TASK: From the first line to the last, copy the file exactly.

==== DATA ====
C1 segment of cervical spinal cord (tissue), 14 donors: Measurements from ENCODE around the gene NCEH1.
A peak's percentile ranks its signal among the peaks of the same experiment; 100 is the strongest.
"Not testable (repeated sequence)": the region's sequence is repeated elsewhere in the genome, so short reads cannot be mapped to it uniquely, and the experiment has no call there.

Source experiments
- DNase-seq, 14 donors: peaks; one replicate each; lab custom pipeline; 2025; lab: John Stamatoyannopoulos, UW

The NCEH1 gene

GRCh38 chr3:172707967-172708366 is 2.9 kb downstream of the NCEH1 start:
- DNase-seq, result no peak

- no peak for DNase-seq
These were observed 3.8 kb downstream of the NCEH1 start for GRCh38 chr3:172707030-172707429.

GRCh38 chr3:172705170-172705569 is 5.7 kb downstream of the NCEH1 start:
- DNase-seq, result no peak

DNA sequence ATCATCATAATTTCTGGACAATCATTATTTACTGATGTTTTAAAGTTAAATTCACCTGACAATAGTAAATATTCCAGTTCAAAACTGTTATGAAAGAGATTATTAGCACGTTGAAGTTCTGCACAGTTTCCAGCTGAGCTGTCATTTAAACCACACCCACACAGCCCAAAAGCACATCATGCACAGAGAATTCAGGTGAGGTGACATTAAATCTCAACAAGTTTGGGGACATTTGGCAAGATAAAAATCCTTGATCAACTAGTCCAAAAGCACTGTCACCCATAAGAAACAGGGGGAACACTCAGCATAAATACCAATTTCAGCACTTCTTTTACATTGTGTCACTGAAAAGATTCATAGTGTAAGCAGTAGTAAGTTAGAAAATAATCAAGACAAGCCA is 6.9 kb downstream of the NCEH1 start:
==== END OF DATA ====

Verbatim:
C1 segment of cervical spinal cord (tissue), 14 donors: Measurements from ENCODE around the gene NCEH1.
A peak's percentile ranks its signal among the peaks of the same experiment; 100 is the strongest.
"Not testable (repeated sequence)": the region's sequence is repeated elsewhere in the genome, so short reads cannot be mapped to it uniquely, and the experiment has no call there.

Source experiments
- DNase-seq, 14 donors: peaks; one replicate each; lab custom pipeline; 2025; lab: John Stamatoyannopoulos, UW

The NCEH1 gene

GRCh38 chr3:172707967-172708366 is 2.9 kb downstream of the NCEH1 start:
- DNase-seq, result no peak

- no peak for DNase-seq
These were observed 3.8 kb downstream of the NCEH1 start for GRCh38 chr3:172707030-172707429.

GRCh38 chr3:172705170-172705569 is 5.7 kb downstream of the NCEH1 start:
- DNase-seq, result no peak

DNA sequence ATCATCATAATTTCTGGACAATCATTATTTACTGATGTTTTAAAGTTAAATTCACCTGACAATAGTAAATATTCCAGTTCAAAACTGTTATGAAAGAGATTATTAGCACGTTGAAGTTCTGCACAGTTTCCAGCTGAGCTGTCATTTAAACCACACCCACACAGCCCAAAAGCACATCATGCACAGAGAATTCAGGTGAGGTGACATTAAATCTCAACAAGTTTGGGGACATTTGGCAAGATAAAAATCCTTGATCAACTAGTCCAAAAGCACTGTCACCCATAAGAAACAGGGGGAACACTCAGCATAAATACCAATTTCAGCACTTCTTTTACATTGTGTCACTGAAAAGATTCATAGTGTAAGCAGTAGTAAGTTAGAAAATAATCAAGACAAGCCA is 6.9 kb downstream of the NCEH1 start: